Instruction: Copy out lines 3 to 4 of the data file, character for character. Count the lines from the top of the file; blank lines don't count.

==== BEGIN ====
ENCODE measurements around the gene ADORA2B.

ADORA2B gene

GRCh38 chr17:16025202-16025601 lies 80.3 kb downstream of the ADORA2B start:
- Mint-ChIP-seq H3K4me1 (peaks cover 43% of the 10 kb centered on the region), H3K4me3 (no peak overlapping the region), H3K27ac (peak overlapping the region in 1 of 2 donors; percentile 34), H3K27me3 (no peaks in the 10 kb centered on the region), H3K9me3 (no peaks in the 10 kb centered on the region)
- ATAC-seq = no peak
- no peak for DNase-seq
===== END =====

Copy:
GRCh38 chr17:16025202-16025601 lies 80.3 kb downstream of the ADORA2B start:
- Mint-ChIP-seq H3K4me1 (peaks cover 43% of the 10 kb centered on the region), H3K4me3 (no peak overlapping the region), H3K27ac (peak overlapping the region in 1 of 2 donors; percentile 34), H3K27me3 (no peaks in the 10 kb centered on the region), H3K9me3 (no peaks in the 10 kb centered on the region)